The UBP family in M. oryzae. a Structures and domains of the UBP proteins in M. oryzae. UCH, ubiquitin C-terminal hydrolases; RHOD, rhodanese homology domain; UBQ, ubiquitin homologues; ZF-UBP, Zn-finger in ubiquitin-hydrolases; DUSP, domain present in ubiquitin-specific protease; UIM, ubiquitin-interacting motif; DUF, domains of unknown function; UBA, ubiquitin-associated domain. b Phylogenetic analyses of putative UBP proteins in fungi. The phylogenetic tree was constructed using MEGA7.0 by neighbour-joining method. The Bootstrap replicates were 1000. The sequences were collected from organisms as follows: Sc, Saccharomyces cerevisiae; An, Aspergillus nidulans; Nc, Neurospora crassa; Mo, Magnaporthe oryzae; Fg, Fusarium graminearum; Bc, Botrytis cinerea. The proteins IDs of MoUBPs are shown as below: MoUBP1 (MGG_04031), MoUBP2 (MGG_00877), MoUBP3 (MGG_05996), MoUBP4 (MGG_04957), MoUBP6 (MGG_02970), MoUBP8 (MGG_03527), MoUBP12 (MGG_05666), MoUBP13 (MGG_09907), MoUBP14 (MGG_08270), MoUBP15 (MGG_05002) and MoUBP16 (MGG_04494)

To determine the phylogenetic relationship of the UBPs among different species, a Neighbor-joining phylogenetic tree was constructed based on the alignments of full-length UBP protein sequences from S. cerevisiae, Aspergillus nidulans, Neurospora crassa, Fusarium graminearum and M. oryzae (Fig. 1b). In the phylogenetic tree, all sequences were classified into 11 groups. The phylogenetic dendrogram shows that, for most cases, M. oryzae UBP proteins are evenly distributed among these clades, implying that genes in the clade may have evolved from a copy of their common fungal ancestor (Fig. 1b).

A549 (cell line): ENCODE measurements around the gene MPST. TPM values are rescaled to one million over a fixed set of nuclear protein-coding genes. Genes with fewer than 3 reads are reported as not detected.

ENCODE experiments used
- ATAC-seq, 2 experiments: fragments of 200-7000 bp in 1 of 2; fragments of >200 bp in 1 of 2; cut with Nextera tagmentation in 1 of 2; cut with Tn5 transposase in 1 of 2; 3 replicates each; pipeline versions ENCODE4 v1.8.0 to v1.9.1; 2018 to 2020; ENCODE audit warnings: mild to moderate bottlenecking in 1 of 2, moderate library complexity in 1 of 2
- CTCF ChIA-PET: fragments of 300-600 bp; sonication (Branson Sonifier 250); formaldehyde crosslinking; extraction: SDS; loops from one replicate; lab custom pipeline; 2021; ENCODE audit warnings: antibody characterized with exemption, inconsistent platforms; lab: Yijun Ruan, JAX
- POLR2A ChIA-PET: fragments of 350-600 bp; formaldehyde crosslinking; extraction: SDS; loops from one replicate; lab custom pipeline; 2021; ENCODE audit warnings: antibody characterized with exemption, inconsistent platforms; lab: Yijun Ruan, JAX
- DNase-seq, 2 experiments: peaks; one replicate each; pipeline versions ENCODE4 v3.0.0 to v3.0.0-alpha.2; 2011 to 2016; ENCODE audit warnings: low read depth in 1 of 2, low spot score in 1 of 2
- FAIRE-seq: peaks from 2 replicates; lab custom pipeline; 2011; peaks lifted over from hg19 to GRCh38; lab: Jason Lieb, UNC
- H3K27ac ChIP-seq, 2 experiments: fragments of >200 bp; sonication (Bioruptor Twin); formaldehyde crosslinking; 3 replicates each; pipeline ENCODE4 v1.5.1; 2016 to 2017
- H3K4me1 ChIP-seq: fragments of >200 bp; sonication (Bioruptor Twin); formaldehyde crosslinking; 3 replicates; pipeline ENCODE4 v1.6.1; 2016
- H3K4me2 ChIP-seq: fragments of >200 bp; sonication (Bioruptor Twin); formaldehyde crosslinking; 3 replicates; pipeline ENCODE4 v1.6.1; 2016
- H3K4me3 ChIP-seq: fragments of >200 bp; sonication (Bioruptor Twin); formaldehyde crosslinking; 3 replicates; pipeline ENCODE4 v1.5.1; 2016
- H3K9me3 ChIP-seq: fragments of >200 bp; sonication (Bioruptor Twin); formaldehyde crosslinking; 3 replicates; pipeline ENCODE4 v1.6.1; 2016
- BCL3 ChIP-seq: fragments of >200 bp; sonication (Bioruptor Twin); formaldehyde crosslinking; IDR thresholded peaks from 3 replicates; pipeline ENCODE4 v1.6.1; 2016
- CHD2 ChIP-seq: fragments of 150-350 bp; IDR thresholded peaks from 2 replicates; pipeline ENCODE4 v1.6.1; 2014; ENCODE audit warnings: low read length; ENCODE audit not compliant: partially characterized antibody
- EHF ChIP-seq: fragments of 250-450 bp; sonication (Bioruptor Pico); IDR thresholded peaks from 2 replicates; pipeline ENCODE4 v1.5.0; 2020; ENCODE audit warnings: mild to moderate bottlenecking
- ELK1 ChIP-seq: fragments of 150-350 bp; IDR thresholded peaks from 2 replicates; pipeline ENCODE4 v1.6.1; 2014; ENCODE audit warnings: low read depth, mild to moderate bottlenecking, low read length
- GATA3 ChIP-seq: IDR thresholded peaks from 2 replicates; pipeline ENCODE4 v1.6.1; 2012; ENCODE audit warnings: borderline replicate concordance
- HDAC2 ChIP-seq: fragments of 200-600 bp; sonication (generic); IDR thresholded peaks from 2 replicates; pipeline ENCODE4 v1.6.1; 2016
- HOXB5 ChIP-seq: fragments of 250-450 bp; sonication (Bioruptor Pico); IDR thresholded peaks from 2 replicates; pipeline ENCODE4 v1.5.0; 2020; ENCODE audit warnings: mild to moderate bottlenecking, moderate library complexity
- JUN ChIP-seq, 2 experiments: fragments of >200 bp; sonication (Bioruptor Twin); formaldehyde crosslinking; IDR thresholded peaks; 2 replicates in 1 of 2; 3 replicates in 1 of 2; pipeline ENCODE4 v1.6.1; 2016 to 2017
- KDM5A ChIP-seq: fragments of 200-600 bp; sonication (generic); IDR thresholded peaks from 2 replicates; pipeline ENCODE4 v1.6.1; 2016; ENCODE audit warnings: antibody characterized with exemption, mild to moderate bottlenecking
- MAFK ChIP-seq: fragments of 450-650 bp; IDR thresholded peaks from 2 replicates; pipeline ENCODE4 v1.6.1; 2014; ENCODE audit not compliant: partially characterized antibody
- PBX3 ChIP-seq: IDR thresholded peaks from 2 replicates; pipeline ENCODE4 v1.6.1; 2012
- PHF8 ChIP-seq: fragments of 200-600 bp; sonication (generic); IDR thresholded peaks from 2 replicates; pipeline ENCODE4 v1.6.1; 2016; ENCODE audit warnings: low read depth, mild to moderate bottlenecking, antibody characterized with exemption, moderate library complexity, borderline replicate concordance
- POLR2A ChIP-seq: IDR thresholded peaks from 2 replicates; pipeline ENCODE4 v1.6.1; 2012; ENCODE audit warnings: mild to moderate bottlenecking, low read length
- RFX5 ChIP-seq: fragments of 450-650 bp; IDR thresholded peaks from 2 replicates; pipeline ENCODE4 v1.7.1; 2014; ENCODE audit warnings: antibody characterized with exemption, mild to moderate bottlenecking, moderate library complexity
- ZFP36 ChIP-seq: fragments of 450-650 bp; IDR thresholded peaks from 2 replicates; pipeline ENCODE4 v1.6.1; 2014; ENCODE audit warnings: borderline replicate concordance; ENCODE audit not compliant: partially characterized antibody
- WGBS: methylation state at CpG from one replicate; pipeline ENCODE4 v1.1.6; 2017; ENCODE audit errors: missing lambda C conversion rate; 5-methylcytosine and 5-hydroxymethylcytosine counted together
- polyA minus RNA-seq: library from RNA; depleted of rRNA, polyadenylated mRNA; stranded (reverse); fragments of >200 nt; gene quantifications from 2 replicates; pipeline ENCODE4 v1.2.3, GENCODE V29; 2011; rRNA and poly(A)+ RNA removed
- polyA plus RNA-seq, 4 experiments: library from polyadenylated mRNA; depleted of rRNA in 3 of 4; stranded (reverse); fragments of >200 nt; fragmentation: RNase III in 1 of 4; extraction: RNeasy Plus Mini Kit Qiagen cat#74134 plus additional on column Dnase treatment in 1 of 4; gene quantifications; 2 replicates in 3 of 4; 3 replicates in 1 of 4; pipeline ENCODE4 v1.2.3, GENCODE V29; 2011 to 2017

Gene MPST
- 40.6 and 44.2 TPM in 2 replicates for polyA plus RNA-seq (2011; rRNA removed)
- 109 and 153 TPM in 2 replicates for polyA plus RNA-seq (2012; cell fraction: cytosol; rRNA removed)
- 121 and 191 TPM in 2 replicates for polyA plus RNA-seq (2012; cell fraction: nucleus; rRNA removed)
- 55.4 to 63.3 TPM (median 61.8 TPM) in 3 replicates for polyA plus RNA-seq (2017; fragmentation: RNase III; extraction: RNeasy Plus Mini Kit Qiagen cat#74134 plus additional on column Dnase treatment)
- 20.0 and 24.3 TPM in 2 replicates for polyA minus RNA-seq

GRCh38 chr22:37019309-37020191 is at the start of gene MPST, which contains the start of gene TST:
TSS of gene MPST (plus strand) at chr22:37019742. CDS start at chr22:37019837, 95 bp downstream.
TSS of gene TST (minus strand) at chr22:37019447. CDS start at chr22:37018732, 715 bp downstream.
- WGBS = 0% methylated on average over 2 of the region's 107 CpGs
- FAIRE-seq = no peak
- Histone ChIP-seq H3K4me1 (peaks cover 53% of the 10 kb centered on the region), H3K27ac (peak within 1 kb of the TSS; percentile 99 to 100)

Expression patterns of UBP genes at different developmental stages of M. oryzae

The gene expression pattern can provide vital clues for gene’s function. To characterize the expression patterns of UBP genes, we analyzed their transcription levels in different tissues, including mycelia, conidia, appressoria (at 3 hours post inoculation [hpi] or 12 hpi), and invasive hyphae (at 18, 24 or 42 hpi) according to an unpublished RNAseq data. As shown in Fig. 2, UBP3, UBP6, UBP12 and UBP14 showed high expression levels in nearly all tested tissues, while UBP1, UBP13 and UBP15 showed low expression levels in these tissues. In particular, four genes (UBP3, UBP6, UBP12 and UBP14) in mycelia, seven genes (UBP3, UBP4, UBP6, UBP8, UBP12, UBP14 and UBP16) in conidia, most of these genes in appressoria, and five genes (UBP3, UBP6, UBP12, UBP14 and UBP16) in invasive hyphae showed high expression levels. Taken together, M. oryzae UBP genes exhibited different expression profiles in different tissues, indicating diverse biological functions of UBP genes in developmental and infection processes.